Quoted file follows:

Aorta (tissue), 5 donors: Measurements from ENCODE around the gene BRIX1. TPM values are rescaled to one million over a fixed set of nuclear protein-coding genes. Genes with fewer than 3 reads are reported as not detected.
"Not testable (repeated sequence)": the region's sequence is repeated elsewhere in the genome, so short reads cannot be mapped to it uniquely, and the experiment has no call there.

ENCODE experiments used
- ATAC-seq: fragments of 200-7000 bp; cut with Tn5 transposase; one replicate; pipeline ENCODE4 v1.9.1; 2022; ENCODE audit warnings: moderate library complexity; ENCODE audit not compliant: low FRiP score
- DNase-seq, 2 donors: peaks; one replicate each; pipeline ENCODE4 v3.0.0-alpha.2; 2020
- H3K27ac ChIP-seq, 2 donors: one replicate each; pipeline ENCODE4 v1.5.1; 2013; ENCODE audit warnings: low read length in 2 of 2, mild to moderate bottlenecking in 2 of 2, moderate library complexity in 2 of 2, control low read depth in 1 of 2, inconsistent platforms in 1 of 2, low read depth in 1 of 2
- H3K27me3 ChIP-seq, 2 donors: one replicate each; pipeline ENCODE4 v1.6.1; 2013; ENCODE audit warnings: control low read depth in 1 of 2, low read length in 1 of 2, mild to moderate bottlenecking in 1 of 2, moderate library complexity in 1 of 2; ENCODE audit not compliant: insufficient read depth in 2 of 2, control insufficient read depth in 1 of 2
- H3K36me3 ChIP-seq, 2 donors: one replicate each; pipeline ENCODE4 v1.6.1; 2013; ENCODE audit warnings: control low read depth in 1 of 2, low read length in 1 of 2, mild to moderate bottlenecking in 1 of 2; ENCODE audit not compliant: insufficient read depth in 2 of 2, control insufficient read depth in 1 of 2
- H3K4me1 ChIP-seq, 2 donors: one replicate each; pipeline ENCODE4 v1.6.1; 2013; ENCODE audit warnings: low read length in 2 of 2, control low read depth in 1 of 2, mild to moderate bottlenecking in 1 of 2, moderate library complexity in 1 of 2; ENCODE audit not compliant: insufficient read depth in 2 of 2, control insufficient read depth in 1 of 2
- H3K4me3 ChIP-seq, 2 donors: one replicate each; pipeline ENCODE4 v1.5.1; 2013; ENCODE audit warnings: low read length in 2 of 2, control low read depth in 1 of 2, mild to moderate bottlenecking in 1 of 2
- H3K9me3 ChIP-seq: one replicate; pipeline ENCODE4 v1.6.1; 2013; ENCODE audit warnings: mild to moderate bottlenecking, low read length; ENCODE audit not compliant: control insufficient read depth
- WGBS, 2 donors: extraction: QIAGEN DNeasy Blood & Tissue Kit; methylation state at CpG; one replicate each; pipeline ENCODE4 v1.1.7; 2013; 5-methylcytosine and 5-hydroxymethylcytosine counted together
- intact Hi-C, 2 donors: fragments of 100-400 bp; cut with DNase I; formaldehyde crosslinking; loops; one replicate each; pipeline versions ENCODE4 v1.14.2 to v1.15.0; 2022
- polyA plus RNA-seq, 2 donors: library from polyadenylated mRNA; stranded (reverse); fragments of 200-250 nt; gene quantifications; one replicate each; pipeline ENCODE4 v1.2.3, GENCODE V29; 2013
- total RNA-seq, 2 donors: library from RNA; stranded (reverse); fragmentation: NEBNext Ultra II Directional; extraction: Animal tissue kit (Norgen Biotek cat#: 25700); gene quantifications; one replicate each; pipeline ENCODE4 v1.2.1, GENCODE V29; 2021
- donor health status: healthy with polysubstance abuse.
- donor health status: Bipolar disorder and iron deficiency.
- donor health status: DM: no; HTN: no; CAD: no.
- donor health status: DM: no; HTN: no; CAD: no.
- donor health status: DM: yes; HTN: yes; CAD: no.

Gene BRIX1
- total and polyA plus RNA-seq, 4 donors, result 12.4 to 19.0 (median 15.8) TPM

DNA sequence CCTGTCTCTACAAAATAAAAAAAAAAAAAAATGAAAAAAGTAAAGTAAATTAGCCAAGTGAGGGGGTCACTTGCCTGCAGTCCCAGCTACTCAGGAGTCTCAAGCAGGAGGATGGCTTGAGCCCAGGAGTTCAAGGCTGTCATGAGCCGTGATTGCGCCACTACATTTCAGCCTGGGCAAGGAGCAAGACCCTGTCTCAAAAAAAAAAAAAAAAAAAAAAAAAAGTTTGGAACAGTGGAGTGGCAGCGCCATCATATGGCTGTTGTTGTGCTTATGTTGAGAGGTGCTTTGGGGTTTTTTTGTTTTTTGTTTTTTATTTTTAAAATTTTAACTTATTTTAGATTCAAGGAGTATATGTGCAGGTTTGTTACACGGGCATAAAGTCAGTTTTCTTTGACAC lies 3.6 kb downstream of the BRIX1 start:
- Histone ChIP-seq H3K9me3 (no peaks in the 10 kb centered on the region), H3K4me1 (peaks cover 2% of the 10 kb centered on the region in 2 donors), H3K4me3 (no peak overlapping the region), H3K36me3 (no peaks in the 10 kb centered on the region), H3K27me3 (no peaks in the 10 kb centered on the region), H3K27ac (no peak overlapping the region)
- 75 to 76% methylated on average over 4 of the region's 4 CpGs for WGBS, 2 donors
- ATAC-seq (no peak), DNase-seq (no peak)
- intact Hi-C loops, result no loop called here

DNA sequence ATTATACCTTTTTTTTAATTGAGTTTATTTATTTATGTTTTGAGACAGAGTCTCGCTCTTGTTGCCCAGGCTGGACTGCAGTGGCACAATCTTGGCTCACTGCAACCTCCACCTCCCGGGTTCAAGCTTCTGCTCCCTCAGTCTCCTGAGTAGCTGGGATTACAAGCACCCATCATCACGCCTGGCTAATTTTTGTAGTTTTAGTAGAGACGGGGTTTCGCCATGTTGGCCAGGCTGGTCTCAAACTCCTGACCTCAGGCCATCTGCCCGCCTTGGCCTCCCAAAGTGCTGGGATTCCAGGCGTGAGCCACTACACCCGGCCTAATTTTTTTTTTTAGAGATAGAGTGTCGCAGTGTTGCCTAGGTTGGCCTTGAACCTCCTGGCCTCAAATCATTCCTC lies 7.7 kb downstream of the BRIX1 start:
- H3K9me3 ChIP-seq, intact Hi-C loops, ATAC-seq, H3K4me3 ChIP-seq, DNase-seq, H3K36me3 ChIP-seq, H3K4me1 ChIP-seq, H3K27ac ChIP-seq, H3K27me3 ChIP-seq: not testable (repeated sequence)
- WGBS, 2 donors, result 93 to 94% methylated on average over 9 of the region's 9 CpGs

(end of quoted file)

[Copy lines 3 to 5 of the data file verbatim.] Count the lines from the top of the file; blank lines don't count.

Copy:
ENCODE experiments used
- ATAC-seq: fragments of 200-7000 bp; cut with Tn5 transposase; one replicate; pipeline ENCODE4 v1.9.1; 2022; ENCODE audit warnings: moderate library complexity; ENCODE audit not compliant: low FRiP score
- DNase-seq, 2 donors: peaks; one replicate each; pipeline ENCODE4 v3.0.0-alpha.2; 2020